SEOUL (Reuters) - A South Korean navy destroyer has caught up with a supertanker hijacked by pirates that is cruising towards the Somali coast with a cargo of crude oil worth as much as $170 million (111.5 million pounds), an official said on Tuesday.
The South Korean-operated, Singapore-owned Samho Dream, which can carry more than 2 million barrels of crude, was seized on Sunday en route from Iraq to the United States, in the latest sign the sea gangs are targeting bigger quarry.
The destroyer, equipped with weapons that can hit targets as far as 32 km (20 miles) away and a Lynx combat helicopter on board, was shadowing the tanker as it headed for East Africa, a South Korean official said.
He declined to comment further on what was being planned by the naval unit, which was deployed last year to protect commercial vessels in the Gulf of Aden and the Indian Ocean.
The tanker’s crew of five South Koreans and 19 Filipinos was taken hostage when it was seized in the Indian Ocean, about 1,560 km (970 miles) east of the Somali coast.
The operator Samho Shipping denied reports that it has been in contact with the pirates or started negotiations for the release of the crew and the ship. Attempts to reach the crew have so far been unsuccessful, a Samho official said.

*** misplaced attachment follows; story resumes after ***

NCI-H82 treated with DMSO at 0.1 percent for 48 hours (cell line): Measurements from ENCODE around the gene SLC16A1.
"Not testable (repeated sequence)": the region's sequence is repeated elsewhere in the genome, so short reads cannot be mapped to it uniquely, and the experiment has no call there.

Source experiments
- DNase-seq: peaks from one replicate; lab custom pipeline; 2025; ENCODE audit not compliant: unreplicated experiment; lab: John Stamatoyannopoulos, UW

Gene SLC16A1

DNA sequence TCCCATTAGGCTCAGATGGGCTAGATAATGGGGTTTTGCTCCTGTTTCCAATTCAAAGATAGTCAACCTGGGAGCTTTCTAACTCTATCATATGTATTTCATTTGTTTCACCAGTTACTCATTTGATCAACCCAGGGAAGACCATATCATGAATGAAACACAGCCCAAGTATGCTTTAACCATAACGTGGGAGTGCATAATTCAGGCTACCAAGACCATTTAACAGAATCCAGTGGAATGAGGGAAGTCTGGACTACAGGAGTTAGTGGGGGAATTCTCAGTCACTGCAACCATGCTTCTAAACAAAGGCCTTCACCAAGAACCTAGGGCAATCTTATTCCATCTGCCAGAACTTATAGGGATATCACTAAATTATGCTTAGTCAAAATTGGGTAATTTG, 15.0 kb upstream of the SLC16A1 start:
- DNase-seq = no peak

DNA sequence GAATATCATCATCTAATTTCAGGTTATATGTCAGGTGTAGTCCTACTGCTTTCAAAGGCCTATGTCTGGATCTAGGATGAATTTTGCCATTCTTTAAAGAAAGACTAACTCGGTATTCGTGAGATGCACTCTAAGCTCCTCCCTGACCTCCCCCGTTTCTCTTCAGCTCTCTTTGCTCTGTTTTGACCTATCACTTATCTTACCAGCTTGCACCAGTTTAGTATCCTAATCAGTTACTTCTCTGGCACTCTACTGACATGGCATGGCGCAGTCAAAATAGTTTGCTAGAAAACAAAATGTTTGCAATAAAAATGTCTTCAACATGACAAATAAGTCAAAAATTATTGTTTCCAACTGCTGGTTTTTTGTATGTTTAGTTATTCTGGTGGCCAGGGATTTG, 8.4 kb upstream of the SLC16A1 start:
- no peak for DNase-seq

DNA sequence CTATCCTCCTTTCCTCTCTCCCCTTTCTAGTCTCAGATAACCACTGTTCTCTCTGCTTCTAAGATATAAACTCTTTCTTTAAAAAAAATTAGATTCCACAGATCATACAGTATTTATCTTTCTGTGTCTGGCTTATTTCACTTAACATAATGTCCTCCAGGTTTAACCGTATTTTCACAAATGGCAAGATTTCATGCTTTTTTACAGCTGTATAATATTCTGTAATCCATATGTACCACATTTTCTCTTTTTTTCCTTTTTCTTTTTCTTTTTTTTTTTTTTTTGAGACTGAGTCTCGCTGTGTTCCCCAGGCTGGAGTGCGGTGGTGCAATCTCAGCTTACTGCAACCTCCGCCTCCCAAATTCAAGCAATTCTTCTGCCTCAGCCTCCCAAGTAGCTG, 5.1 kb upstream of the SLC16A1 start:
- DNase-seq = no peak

Texas-based refiner Valero Energy Corp said it was the owner of the crude oil cargo, which was bound for the U.S. Gulf Coast.
Increasingly brazen pirate activity has driven up insurance costs, forced some ships to go around South Africa instead of through the Suez Canal, and secured millions of dollars in ransoms.
A Nairobi-based maritime group said the tanker had been seized by Somali pirates, and a pirate source named Mohamed said the ship was now heading for Haradheere, the port and pirates’ base at which many ships are held during ransom negotiations.
While attacks in the Gulf of Aden and the Indian Ocean have become an increasing risk for all vessels in recent years, it is rare for pirates to successfully seize the kind of massive supertankers that carry most Gulf crude to refiners.
The 319,000 deadweight tonnage Samho Dream, which was built in 2002, is carrying crude oil that could be worth as much as $170 million at current oil prices. It holds the equivalent of more than one day’s worth of Iraqi exports.
Editing by Jon Herskovitz and Alex Richardson